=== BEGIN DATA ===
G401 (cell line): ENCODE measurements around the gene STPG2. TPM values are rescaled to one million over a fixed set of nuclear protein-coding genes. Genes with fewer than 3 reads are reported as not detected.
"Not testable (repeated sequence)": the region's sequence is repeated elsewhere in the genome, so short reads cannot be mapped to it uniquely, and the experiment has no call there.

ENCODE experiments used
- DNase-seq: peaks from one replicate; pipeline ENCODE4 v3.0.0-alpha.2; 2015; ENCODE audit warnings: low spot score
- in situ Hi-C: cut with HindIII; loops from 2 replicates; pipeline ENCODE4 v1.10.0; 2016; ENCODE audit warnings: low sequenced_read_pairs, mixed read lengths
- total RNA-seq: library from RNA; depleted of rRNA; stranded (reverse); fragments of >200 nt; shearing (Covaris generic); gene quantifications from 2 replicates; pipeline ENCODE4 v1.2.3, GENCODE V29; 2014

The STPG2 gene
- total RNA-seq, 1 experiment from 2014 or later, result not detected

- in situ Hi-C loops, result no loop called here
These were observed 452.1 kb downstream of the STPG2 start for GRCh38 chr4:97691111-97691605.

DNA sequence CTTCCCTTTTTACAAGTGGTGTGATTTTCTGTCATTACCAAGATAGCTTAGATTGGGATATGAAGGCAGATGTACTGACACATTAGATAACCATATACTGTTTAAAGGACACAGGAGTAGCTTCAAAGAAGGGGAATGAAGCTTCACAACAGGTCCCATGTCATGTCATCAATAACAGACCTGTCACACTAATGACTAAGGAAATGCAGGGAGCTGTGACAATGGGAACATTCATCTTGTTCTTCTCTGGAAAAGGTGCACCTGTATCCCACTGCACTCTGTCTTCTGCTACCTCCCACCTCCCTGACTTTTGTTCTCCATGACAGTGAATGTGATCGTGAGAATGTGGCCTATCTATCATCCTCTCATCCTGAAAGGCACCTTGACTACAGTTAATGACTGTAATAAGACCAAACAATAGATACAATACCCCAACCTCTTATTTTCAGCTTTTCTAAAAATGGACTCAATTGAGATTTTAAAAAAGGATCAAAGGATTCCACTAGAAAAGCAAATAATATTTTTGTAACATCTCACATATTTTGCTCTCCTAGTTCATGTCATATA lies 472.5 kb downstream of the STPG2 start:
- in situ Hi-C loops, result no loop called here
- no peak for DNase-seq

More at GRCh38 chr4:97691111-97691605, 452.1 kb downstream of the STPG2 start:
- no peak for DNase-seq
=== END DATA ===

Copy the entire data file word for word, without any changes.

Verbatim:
G401 (cell line): ENCODE measurements around the gene STPG2. TPM values are rescaled to one million over a fixed set of nuclear protein-coding genes. Genes with fewer than 3 reads are reported as not detected.
"Not testable (repeated sequence)": the region's sequence is repeated elsewhere in the genome, so short reads cannot be mapped to it uniquely, and the experiment has no call there.

ENCODE experiments used
- DNase-seq: peaks from one replicate; pipeline ENCODE4 v3.0.0-alpha.2; 2015; ENCODE audit warnings: low spot score
- in situ Hi-C: cut with HindIII; loops from 2 replicates; pipeline ENCODE4 v1.10.0; 2016; ENCODE audit warnings: low sequenced_read_pairs, mixed read lengths
- total RNA-seq: library from RNA; depleted of rRNA; stranded (reverse); fragments of >200 nt; shearing (Covaris generic); gene quantifications from 2 replicates; pipeline ENCODE4 v1.2.3, GENCODE V29; 2014

The STPG2 gene
- total RNA-seq, 1 experiment from 2014 or later, result not detected

- in situ Hi-C loops, result no loop called here
These were observed 452.1 kb downstream of the STPG2 start for GRCh38 chr4:97691111-97691605.

DNA sequence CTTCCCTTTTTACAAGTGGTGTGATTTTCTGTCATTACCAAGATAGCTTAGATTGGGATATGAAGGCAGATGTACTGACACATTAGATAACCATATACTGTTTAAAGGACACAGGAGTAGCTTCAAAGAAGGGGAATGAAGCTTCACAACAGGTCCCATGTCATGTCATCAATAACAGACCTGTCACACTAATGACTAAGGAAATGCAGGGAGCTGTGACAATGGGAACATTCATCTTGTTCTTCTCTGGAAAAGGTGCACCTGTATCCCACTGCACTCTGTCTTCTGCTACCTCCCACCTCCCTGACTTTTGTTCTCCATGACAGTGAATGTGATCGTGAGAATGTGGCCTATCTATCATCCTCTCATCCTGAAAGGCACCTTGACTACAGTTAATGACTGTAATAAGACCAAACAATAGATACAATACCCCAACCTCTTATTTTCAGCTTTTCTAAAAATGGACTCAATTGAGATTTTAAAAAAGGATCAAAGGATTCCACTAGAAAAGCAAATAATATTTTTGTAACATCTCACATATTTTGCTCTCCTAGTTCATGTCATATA lies 472.5 kb downstream of the STPG2 start:
- in situ Hi-C loops, result no loop called here
- no peak for DNase-seq

More at GRCh38 chr4:97691111-97691605, 452.1 kb downstream of the STPG2 start:
- no peak for DNase-seq